‘The Weight of Water’ chronicles Erik Weihenmayer’s adventure kayaking Grand Canyon | AspenTimes.com

‘The Weight of Water’ chronicles Erik Weihenmayer’s adventure kayaking Grand Canyon

Blind adventurer Erik Weihenmayer.
Hugh Carey / Summit Daily file photo


What: “The Weight of Water” at 5Point Film Festival

When: Sunday, April 28, 3 p.m.

Where: Carbondale Rec Center

Tickets: Pass access or individual tickets for $25

More at: 5pointfilm.org

While freezing his butt off while on an ice-climbing trip with Rob Raker in Nepal sometime in 2007 or 2008, Erik Weihenmayer got excited about the prospect of kayaking.

The two men were bivied on a mountainside with substandard gear and really suffering in the cold. They relied on conversation to ease their misery. Raker told Weihenmayer about the joys of being on the water — the sun, the beer, the ability to hang out with your family. Weihenmayer, who is totally blind, was sold and asked his longtime friend and climbing partner to teach him how to roll a kayak once they were back in the States.

In the next few years, Weihenmayer steadily graduated to more difficult rivers after lots and lots of practice.

“I think the secret was going to the Whitewater Center, which is in Charlotte,” Weihenmayer said. “It’s a man-made channel and you could just do the same channel over and over and over. I think honestly, not to make generalizations, for me and for blind people, repetition is really good. You just have to get comfortable with things.”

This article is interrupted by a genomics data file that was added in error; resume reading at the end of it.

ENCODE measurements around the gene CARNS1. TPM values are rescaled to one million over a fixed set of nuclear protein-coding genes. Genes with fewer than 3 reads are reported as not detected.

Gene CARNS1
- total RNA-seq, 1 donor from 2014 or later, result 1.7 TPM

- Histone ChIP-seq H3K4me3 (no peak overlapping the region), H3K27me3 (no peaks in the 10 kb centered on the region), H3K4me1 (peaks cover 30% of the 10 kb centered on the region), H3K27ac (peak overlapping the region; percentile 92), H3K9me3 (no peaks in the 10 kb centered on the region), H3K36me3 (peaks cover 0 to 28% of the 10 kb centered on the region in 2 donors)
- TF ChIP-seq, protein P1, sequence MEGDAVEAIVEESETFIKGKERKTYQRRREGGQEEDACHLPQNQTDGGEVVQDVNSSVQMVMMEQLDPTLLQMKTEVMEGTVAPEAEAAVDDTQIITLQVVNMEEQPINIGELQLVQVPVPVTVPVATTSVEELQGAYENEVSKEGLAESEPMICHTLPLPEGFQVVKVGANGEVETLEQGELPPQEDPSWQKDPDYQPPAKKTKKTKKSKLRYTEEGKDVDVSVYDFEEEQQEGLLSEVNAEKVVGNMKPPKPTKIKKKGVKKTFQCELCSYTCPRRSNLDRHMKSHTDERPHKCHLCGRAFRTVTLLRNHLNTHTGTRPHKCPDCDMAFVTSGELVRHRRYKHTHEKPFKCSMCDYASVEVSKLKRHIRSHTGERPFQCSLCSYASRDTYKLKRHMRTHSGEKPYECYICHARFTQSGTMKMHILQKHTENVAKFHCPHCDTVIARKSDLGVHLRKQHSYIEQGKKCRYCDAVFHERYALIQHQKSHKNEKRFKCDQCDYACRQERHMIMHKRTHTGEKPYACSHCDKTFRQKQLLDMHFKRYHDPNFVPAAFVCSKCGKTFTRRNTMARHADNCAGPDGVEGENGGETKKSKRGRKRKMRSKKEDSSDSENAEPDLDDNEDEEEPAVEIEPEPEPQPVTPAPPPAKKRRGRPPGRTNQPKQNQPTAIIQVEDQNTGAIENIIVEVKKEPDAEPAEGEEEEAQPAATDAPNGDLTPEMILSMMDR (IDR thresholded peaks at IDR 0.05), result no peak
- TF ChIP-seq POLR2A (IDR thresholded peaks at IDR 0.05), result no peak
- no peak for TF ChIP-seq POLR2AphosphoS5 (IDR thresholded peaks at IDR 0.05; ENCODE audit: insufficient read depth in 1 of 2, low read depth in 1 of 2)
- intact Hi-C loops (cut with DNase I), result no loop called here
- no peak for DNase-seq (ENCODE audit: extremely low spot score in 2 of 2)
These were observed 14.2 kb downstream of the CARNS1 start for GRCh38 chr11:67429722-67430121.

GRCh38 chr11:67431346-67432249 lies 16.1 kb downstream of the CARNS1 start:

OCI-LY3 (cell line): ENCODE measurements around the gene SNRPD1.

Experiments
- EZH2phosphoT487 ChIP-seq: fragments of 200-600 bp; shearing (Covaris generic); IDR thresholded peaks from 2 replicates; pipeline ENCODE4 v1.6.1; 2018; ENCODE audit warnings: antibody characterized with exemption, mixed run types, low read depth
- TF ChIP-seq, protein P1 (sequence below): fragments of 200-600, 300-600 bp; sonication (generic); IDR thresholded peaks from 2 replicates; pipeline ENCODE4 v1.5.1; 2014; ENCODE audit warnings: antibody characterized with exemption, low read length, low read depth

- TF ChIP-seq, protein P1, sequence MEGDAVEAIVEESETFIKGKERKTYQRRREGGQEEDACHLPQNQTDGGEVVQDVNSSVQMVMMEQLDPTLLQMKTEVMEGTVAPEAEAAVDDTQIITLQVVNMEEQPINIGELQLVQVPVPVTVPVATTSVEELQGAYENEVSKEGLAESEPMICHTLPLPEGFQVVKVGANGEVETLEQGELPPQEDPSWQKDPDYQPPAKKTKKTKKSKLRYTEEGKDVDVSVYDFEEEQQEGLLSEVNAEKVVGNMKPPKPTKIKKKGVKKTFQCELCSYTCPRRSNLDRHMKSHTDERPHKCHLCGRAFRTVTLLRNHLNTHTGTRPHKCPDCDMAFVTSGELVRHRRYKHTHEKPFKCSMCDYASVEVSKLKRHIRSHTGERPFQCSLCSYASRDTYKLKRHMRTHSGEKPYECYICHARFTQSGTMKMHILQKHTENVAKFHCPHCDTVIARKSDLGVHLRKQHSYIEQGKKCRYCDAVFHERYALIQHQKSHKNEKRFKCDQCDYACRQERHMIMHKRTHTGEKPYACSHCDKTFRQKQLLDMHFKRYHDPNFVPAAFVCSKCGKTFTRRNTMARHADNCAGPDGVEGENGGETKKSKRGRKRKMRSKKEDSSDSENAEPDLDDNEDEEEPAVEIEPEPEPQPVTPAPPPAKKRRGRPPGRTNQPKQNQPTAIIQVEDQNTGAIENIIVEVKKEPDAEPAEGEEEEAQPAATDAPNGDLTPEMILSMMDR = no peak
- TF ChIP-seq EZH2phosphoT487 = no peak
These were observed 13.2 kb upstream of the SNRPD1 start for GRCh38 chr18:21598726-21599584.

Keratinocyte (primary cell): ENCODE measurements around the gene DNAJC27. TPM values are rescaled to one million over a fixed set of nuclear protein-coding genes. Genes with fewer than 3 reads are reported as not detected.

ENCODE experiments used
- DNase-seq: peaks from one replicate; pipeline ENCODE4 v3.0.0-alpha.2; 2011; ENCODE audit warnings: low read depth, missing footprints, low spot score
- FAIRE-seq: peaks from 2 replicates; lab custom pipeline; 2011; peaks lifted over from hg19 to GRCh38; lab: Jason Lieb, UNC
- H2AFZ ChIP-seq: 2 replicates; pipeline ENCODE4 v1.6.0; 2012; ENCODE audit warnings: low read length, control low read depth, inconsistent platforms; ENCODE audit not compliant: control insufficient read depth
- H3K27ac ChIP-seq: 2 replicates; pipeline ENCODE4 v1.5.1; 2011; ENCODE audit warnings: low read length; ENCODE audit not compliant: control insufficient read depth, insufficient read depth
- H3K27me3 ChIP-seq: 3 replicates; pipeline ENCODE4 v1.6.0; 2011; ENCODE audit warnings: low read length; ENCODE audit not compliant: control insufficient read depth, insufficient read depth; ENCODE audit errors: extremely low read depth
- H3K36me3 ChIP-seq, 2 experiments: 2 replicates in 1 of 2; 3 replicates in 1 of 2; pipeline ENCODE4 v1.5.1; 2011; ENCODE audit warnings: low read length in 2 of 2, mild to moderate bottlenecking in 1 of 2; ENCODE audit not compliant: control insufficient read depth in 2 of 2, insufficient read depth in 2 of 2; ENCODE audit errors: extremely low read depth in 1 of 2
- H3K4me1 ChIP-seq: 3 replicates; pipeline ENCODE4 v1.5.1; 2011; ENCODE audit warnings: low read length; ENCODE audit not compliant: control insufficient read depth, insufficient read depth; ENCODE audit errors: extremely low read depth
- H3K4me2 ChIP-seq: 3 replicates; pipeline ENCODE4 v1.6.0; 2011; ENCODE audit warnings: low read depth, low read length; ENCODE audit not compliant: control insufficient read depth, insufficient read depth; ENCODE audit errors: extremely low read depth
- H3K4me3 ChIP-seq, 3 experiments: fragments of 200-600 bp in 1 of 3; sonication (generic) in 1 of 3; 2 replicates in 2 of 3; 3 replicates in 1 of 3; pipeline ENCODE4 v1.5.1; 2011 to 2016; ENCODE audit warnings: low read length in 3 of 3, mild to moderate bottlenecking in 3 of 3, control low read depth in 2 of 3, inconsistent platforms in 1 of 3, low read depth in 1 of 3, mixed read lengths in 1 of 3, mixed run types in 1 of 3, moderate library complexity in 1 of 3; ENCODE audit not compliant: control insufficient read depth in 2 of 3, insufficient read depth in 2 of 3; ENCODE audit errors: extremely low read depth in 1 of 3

That led to Weihenmayer’s solo kayaking trip on the Colorado River through the Grand Canyon in 2014 with guide Harlan Taney and a team he selected. His practice and patience paid off.

“I wanted to smile going through some of this stuff,” he said. “There are big rapids in the Grand Canyon. It’s sort of like (skiing) the (Highland) Bowl. I don’t ski anything that steep, ever. The Grand Canyon was like that. You go kayaking in Shoshone and stuff, but you never to kayaking that big.

“The first rapid on the Grand Canyon was bigger than anything I had ever kayaked, just because it’s so much volume.”

He calls Taney his River Yoda because he has a way of getting and keeping Weihenmayer calm. Taney guided him through the rapids much like Aspen Highlands ski instructor Rob Leavitt guides Weihenmayer on the hike and descent of Highland Bowl (see related story).

Filmmaker and former Aspen resident Michael Brown captured the adventure for a documentary. He also made a documentary of Weihenmayer’s ascent of Mount Everest in 2001.

Four years after the trip through the Grand Canyon was completed, the documentary “The Weight of Water” was finally ready for release.

“We thought at first we’d just capture some of the rapids and then, like always, it blows up into a bigger idea,” Weihenmayer said. “When we finished the river we didn’t know what the story was or if there was a story.”

It’s obviously a compelling story. It took the top prize at the Banff Centre Mountain Film and Book Festival 2018.

“That first audience was cheering and laughing and crying,” Weihenmayer said. “That’s when you realize, ‘Oh, OK, people are responding to this story.’”

The documentary goes well beyond kayak adventure porn, Weihenmayer promised. It will be presented at the 5Point Adventure Film Festival in Carbondale on Sunday, April 28, with a special appearance by Weihenmayer.



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